Pilot trial of a therapist-supported internet-delivered cognitive behavioural therapy program for health anxiety

Jill M. Newby*, Alison E J Mahoney, Elizabeth C. Mason, Jessica Smith, Shivani Uppal, Gavin Andrews

*Corresponding author for this work

Research output: Contribution to journalArticlepeer-review

14 Citations (Scopus)

Abstract

Cognitive behavioural therapy (CBT) is an effective treatment for health anxiety, but more research is needed to evaluate accessible, low cost ways of delivering CBT. Internet CBT may be effective, but there are no iCBT programs available outside of Sweden. We developed the first English-language clinician-guided iCBT program for health anxiety and conducted an open pilot trial (n = 16) to examine its acceptability, and impact on health anxiety and comorbidity, disability, and the cognitive and behavioural factors thought to maintain the disorder (e.g., catastrophising, hypervigilance). 13/16 participants completed the program (81% adherence). We found large and significant reductions in health anxiety, depression, distress, anxiety and disability (g's > 1.0), dysfunctional cognitions, behaviours and body vigilance between pre- and post-treatment, which were maintained at 3-month follow-up. The results provide preliminary support for the use of iCBT for health anxiety. Randomised controlled efficacy trials are now needed to evaluate this program.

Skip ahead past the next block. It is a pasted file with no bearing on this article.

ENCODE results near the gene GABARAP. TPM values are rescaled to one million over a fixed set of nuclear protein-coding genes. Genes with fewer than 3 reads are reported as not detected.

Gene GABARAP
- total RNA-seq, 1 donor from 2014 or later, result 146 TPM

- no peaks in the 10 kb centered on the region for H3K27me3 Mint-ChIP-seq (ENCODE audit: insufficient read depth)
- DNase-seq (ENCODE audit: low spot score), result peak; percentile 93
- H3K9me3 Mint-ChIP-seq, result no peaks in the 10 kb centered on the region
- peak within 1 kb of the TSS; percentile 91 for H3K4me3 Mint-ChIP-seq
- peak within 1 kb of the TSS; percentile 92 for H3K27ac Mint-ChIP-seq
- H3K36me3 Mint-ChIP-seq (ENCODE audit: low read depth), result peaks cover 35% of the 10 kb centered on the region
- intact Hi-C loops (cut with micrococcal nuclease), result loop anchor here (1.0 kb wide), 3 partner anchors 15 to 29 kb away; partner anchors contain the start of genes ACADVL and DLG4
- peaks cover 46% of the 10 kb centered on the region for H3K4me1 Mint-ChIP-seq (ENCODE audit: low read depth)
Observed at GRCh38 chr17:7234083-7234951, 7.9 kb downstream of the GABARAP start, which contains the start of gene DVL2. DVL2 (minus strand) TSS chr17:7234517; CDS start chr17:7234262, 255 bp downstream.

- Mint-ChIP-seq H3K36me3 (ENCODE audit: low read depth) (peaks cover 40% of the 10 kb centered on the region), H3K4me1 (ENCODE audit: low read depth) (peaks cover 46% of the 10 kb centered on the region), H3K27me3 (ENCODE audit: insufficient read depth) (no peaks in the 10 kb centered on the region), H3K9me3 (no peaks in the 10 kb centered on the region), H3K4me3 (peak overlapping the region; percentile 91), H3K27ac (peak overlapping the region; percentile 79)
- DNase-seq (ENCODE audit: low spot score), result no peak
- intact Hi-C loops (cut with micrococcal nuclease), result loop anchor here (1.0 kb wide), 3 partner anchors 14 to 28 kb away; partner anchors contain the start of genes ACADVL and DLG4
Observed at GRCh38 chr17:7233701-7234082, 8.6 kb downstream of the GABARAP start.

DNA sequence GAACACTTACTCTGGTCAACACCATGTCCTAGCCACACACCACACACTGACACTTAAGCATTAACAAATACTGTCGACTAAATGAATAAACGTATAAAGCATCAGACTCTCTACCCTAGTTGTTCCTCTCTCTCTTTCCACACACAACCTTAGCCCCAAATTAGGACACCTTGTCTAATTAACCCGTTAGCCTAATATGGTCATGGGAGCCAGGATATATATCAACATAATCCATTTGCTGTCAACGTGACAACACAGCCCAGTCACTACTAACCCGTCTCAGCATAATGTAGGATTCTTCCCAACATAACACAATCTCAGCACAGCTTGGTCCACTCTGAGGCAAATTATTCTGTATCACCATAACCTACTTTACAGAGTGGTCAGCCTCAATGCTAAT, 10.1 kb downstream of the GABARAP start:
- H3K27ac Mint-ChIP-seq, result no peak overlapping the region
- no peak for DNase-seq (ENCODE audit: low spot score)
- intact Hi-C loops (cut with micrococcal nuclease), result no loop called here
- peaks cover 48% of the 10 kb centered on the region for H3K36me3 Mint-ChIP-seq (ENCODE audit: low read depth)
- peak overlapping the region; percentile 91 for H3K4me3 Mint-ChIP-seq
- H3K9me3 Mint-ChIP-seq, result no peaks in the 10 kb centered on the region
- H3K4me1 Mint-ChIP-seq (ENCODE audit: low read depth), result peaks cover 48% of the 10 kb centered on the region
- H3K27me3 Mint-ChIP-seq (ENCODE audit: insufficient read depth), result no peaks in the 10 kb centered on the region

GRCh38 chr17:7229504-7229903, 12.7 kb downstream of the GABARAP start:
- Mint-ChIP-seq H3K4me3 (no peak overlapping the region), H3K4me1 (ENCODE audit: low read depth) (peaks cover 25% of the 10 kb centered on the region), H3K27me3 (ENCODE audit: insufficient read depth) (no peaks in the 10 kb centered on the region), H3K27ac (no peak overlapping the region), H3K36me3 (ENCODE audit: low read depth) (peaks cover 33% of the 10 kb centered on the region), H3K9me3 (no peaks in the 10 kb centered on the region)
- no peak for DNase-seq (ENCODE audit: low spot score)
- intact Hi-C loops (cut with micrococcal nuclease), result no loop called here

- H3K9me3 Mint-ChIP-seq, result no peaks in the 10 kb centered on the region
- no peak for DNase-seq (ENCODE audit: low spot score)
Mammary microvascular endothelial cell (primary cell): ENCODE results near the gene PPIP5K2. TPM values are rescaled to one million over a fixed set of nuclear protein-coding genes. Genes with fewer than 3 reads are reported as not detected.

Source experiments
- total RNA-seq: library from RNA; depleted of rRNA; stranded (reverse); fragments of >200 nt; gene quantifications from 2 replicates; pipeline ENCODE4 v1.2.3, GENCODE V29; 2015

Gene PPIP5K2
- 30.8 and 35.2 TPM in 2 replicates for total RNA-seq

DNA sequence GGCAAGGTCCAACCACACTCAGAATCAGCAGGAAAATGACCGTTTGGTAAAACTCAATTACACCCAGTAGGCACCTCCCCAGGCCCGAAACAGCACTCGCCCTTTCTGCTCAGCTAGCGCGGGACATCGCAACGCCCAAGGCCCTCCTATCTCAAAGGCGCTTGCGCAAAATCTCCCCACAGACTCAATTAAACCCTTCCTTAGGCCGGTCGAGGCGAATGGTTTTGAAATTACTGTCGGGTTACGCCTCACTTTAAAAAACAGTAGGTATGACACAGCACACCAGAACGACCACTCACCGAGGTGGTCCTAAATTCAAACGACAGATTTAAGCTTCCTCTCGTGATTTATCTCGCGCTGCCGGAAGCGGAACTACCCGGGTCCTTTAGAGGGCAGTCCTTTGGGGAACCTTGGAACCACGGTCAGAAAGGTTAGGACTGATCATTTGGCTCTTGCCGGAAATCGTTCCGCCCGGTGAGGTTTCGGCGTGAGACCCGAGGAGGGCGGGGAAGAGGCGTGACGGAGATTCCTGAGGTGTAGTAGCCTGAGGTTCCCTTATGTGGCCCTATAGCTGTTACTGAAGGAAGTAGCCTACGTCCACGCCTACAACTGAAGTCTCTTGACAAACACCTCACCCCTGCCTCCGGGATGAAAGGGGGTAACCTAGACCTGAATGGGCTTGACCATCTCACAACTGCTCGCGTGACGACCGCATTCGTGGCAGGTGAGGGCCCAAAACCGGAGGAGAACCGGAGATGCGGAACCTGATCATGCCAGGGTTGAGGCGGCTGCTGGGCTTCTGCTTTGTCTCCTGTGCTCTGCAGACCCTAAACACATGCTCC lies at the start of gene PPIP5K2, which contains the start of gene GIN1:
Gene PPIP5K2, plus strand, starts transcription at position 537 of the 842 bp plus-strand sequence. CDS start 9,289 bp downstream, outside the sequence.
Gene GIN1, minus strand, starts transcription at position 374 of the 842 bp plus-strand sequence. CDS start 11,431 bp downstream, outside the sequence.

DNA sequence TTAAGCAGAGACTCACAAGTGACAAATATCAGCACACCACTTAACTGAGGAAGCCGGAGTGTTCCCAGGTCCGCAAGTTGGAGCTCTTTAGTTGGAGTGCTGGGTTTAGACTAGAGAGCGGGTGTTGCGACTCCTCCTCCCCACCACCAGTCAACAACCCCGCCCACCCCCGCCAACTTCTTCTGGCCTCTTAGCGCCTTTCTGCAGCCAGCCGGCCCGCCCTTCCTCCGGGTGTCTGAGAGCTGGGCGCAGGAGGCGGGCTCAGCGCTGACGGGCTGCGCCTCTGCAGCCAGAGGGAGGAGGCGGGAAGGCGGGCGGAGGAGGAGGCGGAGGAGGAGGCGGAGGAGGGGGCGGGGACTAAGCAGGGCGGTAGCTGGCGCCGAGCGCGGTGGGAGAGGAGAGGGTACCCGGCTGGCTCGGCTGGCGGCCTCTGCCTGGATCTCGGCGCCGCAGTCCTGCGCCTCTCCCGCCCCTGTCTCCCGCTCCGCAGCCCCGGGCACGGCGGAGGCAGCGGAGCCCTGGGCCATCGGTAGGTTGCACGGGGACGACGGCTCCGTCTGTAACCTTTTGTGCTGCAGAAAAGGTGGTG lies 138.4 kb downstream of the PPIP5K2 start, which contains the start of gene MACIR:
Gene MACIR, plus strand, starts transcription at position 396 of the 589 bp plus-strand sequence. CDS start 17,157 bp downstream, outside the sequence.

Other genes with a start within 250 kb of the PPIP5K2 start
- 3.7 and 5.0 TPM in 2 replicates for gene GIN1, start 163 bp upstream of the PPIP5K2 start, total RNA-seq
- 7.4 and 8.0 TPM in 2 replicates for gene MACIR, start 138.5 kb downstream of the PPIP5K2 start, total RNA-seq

Original languageEnglish
Pages (from-to)71-79
Number of pages9
JournalInternet Interventions
Volume6
DOIs
Publication statusPublished - 1 Nov 2016
Externally publishedYes

Keywords

  • Anxiety
  • Cognitive behavioural therapy
  • Health anxiety
  • Illness
  • Illness anxiety disorder
  • Treatment outcome

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